And actually the development of technology, such as intensity-modulated radiotherapy (IMRT), the use of image-guided radiotherapy, where you use very detailed and accurate scanning techniques in order to define where the tumors are and where the normal tissues are, and you can deliver radiation to the tissue you need to treat and avoid the tissues you would wish not to treat, I think that has completely changed things. I think standing out from my own practice is the work of my friend and colleague, Chris Nutting, who performed the PARSPORT study, which demonstrated intensity-modulated radiotherapy makes a huge difference to the outcomes in terms of long-term dry mouth, which was one of dominant effects of radiotherapy and one of the major impacts on quality of life. So, I think we’ve gone beyond the old star radiotherapy and, indeed, the next generation of radiotherapy tools. I’d mentioned the phrase jokingly, “arms race.” Well, the surgeons have robotic tools in order to deliver surgical approaches. We’ve increasingly now got complex methodologies to deliver radiotherapy, including the development of things like CyberKnife and stereotactic radiation, and also now the development of the MRI-guided LINAC (MRI-guided linear accelerator). And that really allows us to take images in real-time of patients receiving radiotherapy. The ultimate goal of that, of course, would be to be able to take functional images.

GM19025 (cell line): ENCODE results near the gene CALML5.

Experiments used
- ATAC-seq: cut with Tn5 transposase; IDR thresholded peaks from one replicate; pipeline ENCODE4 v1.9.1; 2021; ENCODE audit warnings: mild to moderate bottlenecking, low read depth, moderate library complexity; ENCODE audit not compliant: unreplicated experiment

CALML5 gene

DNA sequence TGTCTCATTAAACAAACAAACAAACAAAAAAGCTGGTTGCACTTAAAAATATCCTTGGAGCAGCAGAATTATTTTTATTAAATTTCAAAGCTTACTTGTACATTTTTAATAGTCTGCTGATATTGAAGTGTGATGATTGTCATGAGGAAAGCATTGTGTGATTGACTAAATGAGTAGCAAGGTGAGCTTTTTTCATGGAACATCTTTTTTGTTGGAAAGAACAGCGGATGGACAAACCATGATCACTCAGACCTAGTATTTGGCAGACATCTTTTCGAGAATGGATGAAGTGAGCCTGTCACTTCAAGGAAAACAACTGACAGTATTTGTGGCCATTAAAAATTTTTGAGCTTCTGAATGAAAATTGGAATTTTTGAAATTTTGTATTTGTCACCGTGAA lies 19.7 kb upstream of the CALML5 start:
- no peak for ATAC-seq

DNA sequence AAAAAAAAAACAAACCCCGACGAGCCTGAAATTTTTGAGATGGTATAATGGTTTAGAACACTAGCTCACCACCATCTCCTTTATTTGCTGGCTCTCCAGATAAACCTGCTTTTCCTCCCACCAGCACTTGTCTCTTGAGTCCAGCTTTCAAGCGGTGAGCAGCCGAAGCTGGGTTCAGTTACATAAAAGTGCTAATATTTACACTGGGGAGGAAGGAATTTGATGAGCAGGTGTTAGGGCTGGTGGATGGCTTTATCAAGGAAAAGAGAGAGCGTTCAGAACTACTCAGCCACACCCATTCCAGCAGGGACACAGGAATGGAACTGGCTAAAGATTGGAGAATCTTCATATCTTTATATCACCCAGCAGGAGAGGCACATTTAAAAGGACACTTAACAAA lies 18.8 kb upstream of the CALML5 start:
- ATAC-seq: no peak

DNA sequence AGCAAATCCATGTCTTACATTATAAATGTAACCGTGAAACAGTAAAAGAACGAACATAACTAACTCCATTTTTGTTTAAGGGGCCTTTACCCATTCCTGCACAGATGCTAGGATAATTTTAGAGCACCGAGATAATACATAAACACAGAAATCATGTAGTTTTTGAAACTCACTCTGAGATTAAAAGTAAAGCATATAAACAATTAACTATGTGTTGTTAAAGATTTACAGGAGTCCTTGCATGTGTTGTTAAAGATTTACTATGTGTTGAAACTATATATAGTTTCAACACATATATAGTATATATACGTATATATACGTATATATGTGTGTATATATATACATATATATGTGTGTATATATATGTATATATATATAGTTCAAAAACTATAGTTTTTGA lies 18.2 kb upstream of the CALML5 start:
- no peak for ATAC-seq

So, for instance, imagine a scenario where you could look at hypoxia on an MRI scan in real time during a fraction of radiotherapy and adjust the radiation dose to the hypoxic subfraction second-to-second during the radiation or to areas of high proliferation as measured, for instance, by diffusion-weighted MRI during the fraction of radiotherapy. I think it’s going to completely change the game.